Europe’s stagnant economy is vulnerable to a shock from China
Recession fears are stalking Europe again after Germany’s economy flatlined at the end of 2019. The coronavirus now threatens to slam exports to China.
The German economy did not grow in the final three months of last year, setting up the country for a difficult 2020 just when it was meant to begin experiencing a revival.
Weakness in the world’s fourth largest economy reverberated across the eurozone, where growth slumped to a seven-year low of 0.1% in final quarter of last year.
That makes Europe especially vulnerable to the looming hit from the coronavirus outbreak. More than 64,000 people globally have been infected, and China’s economy is still struggling to get moving again after the extended Lunar New Year holiday.
“The [eurozone] economy should be about to turn a corner, but the coronavirus now means that [the first quarter] could well be a write-off,” Claus Vistesen, chief eurozone economist at Pantheon Macroeconomics, said in a research note.
Germany was already in a feeble condition, logging growth of just 0.6% for the whole of 2019 amid weak global auto sales, the US-China trade war and uncertainty over Brexit.
Economists thought that the economy, which has been held back by its manufacturing sector, would start to pick up early this year. Then came the outbreak of the novel coronavirus.
China is the third biggest destination for German goods exports, and a drop in demand there is expected to further damage the country’s factories. In 2018, the country exported goods worth nearly €94 billion ($101.6 billion) to China, more than four times as much as France.
German carmakers, which do big business in China, are exposed: Major automakers sold fewer than 2 million cars in China last month, an 18% plunge from a year earlier.
“The impact from the coronavirus on the Chinese economy is likely to delay any rebound in the manufacturing sector as it at least temporarily disrupts supply chains,” Carsten Brzeski, chief German economist at ING, wrote Friday.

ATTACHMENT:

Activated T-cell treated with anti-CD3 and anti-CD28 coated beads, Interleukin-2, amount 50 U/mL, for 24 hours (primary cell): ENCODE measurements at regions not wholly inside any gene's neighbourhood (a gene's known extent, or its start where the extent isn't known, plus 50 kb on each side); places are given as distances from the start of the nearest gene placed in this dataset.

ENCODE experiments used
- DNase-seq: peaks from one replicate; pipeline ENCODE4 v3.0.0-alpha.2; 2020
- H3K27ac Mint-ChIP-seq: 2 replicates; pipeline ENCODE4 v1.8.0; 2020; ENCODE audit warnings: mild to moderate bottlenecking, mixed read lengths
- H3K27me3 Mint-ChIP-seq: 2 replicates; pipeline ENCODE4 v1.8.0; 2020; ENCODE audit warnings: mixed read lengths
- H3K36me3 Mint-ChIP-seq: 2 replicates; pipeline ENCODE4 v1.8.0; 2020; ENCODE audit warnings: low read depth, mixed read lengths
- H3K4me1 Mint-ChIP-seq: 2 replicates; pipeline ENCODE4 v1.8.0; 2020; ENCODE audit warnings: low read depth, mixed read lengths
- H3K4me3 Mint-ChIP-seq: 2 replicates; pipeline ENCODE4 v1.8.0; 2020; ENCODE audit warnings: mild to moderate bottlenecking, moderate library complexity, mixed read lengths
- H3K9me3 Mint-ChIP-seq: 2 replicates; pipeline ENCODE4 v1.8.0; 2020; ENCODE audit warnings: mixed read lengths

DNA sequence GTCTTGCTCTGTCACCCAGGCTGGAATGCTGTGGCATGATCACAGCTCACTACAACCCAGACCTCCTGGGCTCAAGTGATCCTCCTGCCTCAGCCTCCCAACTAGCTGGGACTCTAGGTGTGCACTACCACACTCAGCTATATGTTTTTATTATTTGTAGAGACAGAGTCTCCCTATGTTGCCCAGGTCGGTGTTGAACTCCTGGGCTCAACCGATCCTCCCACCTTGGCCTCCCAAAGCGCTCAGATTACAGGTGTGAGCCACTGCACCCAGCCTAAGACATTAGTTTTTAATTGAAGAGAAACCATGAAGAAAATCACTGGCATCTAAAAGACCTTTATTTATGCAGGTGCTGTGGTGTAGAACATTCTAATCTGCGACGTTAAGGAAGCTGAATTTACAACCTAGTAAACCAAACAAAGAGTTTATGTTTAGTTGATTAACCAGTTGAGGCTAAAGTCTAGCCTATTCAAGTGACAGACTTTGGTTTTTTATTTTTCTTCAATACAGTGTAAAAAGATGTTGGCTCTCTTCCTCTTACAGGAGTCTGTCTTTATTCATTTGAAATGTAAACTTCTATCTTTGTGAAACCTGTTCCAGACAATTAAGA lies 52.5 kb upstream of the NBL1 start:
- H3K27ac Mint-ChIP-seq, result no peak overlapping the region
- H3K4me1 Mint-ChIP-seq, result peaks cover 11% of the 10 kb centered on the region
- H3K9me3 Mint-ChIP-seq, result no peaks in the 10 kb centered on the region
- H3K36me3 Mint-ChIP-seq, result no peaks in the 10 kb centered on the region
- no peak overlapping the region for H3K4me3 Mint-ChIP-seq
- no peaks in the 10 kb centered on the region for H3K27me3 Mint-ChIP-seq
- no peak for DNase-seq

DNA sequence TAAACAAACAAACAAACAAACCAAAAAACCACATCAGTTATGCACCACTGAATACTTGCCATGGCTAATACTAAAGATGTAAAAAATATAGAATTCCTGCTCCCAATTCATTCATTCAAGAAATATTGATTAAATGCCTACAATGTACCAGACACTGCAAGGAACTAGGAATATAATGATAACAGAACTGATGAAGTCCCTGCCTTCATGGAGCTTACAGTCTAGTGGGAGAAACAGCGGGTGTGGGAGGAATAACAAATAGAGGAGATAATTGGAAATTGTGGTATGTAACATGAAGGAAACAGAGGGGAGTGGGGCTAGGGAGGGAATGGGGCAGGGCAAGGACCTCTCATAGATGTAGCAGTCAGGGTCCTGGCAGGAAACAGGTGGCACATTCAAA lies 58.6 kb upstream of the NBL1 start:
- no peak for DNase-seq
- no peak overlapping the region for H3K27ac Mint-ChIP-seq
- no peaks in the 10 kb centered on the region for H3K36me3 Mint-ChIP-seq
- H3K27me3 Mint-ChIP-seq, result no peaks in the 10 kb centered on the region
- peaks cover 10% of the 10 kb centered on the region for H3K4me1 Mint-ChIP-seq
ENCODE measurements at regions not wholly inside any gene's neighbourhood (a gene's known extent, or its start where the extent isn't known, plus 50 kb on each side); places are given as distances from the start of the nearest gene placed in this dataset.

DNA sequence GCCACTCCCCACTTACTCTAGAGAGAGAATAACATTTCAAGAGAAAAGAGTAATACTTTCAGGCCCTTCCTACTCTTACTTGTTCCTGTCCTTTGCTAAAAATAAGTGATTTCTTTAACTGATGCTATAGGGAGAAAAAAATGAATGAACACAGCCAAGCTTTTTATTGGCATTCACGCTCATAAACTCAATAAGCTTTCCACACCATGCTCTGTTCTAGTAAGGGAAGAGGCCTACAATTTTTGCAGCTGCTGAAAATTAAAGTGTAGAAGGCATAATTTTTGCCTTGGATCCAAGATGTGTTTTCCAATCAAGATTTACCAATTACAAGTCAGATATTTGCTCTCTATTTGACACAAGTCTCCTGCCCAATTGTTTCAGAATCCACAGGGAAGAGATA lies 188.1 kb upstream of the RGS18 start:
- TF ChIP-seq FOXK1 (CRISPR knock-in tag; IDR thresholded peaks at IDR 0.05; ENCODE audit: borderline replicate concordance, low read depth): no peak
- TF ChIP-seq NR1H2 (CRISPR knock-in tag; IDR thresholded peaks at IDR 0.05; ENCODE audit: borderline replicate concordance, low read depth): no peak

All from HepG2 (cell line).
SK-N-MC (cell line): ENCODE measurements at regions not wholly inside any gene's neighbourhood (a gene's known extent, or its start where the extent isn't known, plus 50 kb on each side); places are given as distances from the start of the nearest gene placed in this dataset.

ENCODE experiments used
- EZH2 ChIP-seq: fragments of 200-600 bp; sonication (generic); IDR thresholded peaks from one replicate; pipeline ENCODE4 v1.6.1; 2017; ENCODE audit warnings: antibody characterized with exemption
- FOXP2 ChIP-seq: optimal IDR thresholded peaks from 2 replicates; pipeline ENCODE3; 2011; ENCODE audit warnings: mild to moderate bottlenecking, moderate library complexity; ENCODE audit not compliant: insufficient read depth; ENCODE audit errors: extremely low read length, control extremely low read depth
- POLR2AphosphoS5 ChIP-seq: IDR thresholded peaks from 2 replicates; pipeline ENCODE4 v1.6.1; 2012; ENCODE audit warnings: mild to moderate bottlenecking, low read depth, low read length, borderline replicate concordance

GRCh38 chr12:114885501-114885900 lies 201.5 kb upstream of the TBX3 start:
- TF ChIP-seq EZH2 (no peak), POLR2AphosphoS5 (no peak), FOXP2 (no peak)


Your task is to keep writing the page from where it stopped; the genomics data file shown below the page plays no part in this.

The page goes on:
That’s drummed up talk about a potential recession in Germany, or two consecutive quarters of negative growth. Deutsche Bank, in a note to clients earlier this week, called a recession in the first half of the year “quite probable.”
Andrew Kenningham, chief Europe economist at Capital Economics, said he thinks Germany’s economy will remain at a standstill in the first half of 2020, which means a recession is “absolutely on the cards.”
“If you’re forecasting zero [growth], then it’s definitely fair to be talking about a potential recession,” he said.
That doesn’t bode well for the rest of Europe.
Kenningham predicts that economic growth in the eurozone will come in at 0.1% in the first quarter and 0.2% between April and June. Without momentum at the start of the year, he expects annual growth this year to be weaker than in 2019, when it was 1.2%.
The full impact of the coronavirus on the global economy remains unclear, with little clarity about when the pace of infections will level off and begin to decline. In the meantime, workers in the world’s second largest economy have had a hard time getting back to work, even as some bigger companies try to reopen their doors.
“Looking forward, the coronavirus provides a substantial risk for the expected global recovery, as hopes were pinned on an improvement of the Chinese economy,” Deutsche Bank said in its note.
Should the situation continue to deteriorate, the European Central Bank may need to step in, pushing interest rates further into negative territory or increasing monthly bond purchases.
President Christine Lagarde had started to review these unconventional policies, and the expectation had been for the central bank to keep policy on hold in the meantime.